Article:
Ferrie planted S35-T9 with the soybean cyst nematode package and S33-K5 without. Bauer planted S29-V2 with the package and S28-K1 without. All of the varieties were treated with Avicta Complete as well as left untreated. Avicta Complete Beans is a combination of Avicta 500 FS seed treatment nematicide and CruiserMaxx Beans insecticide/fungicide seed treatment.
The Farm Journal Field Agronomists used Normalized Difference Vegetation Index (NDVI) and yield maps to identify hot spots where soybean cyst nematode populations are higher and yields are most affected. Ferrie’s data showed a 1-bu. response to the Avicta treatment overall. The greatest response to the treatment, which was up to 10 bu. per acre, was in the pockets of known higher pressures.
In Bauer’s plot, when the S29-V2 variety was treated with Avicta, yields jumped 2.7 bu. to 3.1 bu. per acre compared with the same variety minus the treatment. When the S28-K1 variety was treated with Avicta, yields increased 0.9 bu. to 1.1 bu. per acre compared with the same variety without the treatment.
"This was our first year to collect data," Bauer notes. "We found that the seed treatment improved yield in both varieties, but the cyst bean with the Avicta treatment yielded best."
The mix of genetics and seed treatment help protect the root system, which leads to more pods per plant and number of beans per pod, Bauer explains. The variety with the soybean cyst package and the Avicta treatment yielded 6 bu. to 10.6 bu. per acre more than the non-cyst variety with the Avicta treatment.
In addition to the genetic differences in the varieties, the maturity difference also might have been a factor in the yield response. Bauer says that in her plots the longer maturity 2.9 soybeans might have been able to take greater advantage of late August rains, helping to improve yields in comparison to the 2.8 maturity soybean.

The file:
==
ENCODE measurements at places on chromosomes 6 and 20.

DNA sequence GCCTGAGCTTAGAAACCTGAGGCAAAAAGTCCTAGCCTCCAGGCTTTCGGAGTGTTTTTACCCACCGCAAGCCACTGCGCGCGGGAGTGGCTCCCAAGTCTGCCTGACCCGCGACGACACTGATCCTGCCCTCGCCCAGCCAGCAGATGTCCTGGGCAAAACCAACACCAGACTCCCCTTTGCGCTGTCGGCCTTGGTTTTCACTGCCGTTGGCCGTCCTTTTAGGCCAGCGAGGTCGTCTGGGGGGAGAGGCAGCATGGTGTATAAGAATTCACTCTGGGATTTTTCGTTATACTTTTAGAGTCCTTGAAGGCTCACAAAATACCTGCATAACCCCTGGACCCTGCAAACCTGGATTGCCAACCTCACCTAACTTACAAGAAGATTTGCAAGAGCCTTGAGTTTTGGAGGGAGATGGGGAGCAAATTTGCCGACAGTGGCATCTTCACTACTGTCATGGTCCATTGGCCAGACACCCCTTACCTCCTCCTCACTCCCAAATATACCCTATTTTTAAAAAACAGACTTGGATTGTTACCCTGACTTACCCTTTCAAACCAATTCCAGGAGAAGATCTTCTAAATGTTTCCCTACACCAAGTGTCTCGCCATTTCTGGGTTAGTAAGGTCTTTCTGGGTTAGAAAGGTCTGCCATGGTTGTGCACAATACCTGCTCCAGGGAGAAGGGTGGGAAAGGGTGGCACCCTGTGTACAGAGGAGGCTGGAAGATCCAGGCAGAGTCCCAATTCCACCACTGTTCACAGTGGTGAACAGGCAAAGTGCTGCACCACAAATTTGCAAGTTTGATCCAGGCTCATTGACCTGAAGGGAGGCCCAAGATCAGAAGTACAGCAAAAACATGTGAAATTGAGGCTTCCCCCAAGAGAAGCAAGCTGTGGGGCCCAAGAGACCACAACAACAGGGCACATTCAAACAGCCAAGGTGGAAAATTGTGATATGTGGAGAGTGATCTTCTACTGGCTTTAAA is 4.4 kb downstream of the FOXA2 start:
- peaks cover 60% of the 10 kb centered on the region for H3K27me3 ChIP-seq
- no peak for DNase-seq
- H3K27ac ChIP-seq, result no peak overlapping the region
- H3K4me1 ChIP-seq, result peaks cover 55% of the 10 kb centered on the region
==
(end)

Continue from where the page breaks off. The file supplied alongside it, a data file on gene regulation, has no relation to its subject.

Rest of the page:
Both Ferrie and Bauer plan to continue their study in order to provide farmers with more information about which genetics and seed treatment combinations can provide the most reliable soybean cyst nematode protection.
Thank You to Our Test Plot Partners
Our thanks go to: AGCO, Ed Barry, David Webster, Luke Olson, Reid Hamre and Lindsey Pettyjohn; Farm Depot and Mark Laethem; Case IH, Bill Hoeg, Luke Gazaway, and CJ Parker; Contans and Scott Peterson; Great Plains Manufacturing, Tom Evans, Doug Jennings and John Sites; New Holland, Mark Hooper, Gary Wojcik and Paul Canavan; Williams Farm Machinery and Dave Gloor; Syngenta and Palle Pederson; Trimble, Sid Siefkin and Brian Stark; OmniStar and John Pointon; Unverferth Manufacturing and Jerry Ecklund; Wells Equipment; Valent and Neil Badenhop; Jim Caldwell; Mark and Gene Froelich; Bob and Mary Kochendorfer; LDK Farms and Leon Knirk; Adam Richmond and Calvary Farms; Scott Simington; B&M Crop Consulting, Bill Bauer, Vicki Williams, Gary Cooper and Megan Tomlin; and Crop-Tech Consulting and Zach Ferrie.
You can e-mail Margy Fischer at firstname.lastname@example.org.
- Late Spring 2013